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Monday July 15, 2024

Savvy Living

Savvy Senior

Do I Need to File a Tax Return This Year?

What are the income tax filing requirements for this tax season? I have not filed a tax return for the past two years because my income was below the filing threshold. I got a part-time job late last year, so I am wondering if I am required to file this year.

The requirement to file a federal income tax return this year will depend on how much you earned last year (in 2023), the source of the income, your age and filing status. Here is a rundown of this tax season’s IRS tax filing requirement thresholds.

If your 2023 gross income, which includes all taxable income but excludes Social Security benefits (unless you are married and filing separately), was below the threshold for your filing status and age, you likely will not have to file. If it exceeds this threshold, you will be required to file.

Single: $13,850 ($15,700 if you are 65 or older by Jan. 1, 2023).
Married filing jointly: $27,700 ($29,200 if you or your spouse is 65 or older or $30,700 if you are both over 65).
Married filing separately: $5 at any age.
Head of household: $20,800 ($22,650 if you are 65 or older).
Qualifying surviving spouse: $27,700 ($29,200 if you are 65 or older).

To get a detailed breakdown on federal filing requirements along with information on taxable and nontaxable income, call the IRS at 800-829-3676 and ask them to mail you a free copy of the “1040 and 1040-SR Instructions for Tax Year 2023.” You can also find information online at IRS.gov/instructions/i1040gi.

Other Financial Situations

Other financial situations can require you to file a tax return, even if your gross income falls below the IRS filing requirements. For example, if you earned more than $400 from self-employment in 2023, owe any taxes on an IRA, Health Savings Account or an alternative minimum tax or receive premium tax credits due to enrollment by you, your spouse or a dependent in a Health Insurance Marketplace plan, you must file.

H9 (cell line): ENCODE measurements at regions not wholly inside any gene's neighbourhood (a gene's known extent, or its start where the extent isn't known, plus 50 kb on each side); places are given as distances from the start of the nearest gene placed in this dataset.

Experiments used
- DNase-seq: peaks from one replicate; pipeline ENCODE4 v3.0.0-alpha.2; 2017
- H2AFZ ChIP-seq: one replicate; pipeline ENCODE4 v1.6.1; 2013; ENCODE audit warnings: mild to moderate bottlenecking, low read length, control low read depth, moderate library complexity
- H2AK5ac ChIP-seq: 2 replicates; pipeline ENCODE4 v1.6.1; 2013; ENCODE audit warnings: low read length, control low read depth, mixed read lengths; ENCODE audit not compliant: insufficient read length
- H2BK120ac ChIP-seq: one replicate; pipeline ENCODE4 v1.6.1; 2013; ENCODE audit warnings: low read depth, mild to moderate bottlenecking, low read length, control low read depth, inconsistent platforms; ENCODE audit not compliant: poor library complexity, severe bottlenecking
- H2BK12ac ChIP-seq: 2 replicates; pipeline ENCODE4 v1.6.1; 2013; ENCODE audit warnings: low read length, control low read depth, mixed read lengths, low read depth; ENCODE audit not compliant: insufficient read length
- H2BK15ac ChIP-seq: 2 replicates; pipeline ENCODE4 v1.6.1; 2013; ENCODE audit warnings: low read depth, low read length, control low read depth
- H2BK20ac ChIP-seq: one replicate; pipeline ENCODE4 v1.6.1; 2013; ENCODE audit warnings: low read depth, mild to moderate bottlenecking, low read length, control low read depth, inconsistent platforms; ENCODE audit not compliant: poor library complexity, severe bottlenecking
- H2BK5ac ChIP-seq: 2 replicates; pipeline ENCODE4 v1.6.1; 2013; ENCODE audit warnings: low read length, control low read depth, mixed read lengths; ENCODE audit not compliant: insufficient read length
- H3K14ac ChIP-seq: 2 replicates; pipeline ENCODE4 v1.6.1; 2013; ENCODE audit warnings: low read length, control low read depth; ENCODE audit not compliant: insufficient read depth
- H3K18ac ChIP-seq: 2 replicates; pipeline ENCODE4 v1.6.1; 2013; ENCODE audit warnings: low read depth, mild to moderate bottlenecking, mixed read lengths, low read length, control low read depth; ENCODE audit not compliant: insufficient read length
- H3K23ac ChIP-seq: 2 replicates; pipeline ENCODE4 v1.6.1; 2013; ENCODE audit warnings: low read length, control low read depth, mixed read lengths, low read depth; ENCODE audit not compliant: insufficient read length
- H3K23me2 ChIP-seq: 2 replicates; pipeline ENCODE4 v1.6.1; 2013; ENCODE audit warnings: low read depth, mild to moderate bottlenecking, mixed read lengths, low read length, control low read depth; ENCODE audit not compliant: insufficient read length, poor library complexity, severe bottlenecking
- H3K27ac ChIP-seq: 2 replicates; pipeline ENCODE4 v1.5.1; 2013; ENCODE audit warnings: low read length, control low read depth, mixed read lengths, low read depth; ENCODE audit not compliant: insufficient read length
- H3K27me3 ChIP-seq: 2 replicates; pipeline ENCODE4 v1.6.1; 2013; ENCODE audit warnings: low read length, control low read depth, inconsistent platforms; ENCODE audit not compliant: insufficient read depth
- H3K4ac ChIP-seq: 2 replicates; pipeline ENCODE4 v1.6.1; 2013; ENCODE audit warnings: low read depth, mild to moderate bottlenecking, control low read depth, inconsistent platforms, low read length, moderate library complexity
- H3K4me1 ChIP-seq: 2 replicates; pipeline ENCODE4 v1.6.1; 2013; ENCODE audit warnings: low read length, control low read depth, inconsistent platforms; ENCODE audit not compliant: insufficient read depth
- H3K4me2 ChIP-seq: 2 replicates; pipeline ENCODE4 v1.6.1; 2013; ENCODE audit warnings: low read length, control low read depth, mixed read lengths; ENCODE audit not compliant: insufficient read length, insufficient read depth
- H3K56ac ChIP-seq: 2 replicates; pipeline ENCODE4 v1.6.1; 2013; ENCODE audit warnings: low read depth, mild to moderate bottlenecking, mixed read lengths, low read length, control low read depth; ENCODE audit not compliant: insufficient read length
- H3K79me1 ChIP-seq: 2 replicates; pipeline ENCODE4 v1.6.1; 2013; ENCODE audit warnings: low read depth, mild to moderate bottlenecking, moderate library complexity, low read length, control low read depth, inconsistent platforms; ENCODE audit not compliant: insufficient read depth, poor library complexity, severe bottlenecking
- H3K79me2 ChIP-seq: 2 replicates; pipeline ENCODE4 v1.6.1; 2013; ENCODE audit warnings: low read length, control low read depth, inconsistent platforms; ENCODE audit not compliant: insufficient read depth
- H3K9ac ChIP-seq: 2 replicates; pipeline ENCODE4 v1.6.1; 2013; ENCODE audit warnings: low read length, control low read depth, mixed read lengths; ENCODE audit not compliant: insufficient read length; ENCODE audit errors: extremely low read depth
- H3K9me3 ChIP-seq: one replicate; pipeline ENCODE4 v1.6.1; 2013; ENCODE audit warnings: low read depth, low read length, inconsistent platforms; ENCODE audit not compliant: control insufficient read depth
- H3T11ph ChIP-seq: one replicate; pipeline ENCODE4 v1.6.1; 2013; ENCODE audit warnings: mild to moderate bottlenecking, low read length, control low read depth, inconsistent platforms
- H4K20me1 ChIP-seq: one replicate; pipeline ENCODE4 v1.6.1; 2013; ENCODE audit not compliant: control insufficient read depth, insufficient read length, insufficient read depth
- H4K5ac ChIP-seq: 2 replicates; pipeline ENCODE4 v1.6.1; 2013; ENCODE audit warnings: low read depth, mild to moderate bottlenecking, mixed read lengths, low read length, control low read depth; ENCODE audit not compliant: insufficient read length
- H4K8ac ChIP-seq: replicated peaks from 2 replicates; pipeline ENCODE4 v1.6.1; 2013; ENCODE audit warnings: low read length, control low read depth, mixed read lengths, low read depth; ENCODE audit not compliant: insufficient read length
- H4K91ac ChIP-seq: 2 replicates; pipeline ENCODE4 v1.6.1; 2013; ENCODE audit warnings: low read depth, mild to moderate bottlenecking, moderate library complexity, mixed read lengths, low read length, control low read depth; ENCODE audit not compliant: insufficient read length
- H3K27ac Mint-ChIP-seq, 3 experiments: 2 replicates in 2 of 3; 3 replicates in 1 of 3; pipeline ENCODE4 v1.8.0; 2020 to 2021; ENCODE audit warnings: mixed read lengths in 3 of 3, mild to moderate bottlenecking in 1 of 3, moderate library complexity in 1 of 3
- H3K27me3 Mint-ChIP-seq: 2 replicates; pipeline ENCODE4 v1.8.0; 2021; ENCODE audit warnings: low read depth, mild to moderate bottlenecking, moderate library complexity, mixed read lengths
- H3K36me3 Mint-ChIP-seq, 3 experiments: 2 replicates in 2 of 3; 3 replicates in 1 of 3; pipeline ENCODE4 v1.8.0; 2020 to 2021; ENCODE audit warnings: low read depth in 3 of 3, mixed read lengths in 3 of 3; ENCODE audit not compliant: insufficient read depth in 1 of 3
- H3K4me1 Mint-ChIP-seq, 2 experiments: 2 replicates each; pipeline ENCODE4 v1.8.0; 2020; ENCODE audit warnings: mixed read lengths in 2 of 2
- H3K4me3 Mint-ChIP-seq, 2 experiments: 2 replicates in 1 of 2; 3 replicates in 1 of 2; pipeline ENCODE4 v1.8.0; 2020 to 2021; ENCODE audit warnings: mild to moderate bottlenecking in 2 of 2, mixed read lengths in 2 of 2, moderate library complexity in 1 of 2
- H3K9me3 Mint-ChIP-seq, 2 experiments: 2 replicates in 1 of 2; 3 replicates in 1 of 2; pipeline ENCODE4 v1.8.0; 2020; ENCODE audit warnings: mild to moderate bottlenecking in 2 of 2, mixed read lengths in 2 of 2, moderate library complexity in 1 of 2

You will also need to file if you are receiving Social Security benefits and one-half of your benefits plus your other gross income and any tax-exempt interest exceeds $25,000, or $32,000 if you are married and filing jointly.

The IRS offers an online tax tool that asks a series of questions that will help you determine if you are required to file or if you should file because you are due a refund. This process typically takes less than 15 minutes to complete. You can access this tool at IRS.gov/Help/ITA and click on “Do I Need to File a Tax Return?” You can also get assistance over the phone by calling the IRS helpline at 800-829-1040.

Check Your State

Even if you are not required to file a federal tax return this year, do not assume that you are exempt from filing state income taxes. State law can vary significantly so the rules for your state might be very different. Check with your state tax agency to determine if you are required to file a state tax return this year.

Tax Preparation Help

If you do need to file a tax return this year, you can file for free through the IRS at apps.IRS.gov/app/freeFile if your 2023 adjusted gross income was below $79,000.

For middle and low-income taxpayers who are 60 or older, contact the Tax Counseling for the Elderly (TCE) program for free tax preparation and counseling. Call 800-906-9887 or visit IRS.treasury.gov/freetaxprep to locate services near you. You can also check online to find nonprofits that provide tax return preparation assistance free of charge for qualified individuals.

Savvy Living is written by Jim Miller, a regular contributor to the NBC Today Show and author of "The Savvy Living" book. Any links in this article are offered as a service and there is no endorsement of any product. These articles are offered as a helpful and informative service to our friends and may not always reflect this organization's official position on some topics. Jim invites you to send your senior questions to: Savvy Living, P.O. Box 5443, Norman, OK 73070.

Published February 9, 2024
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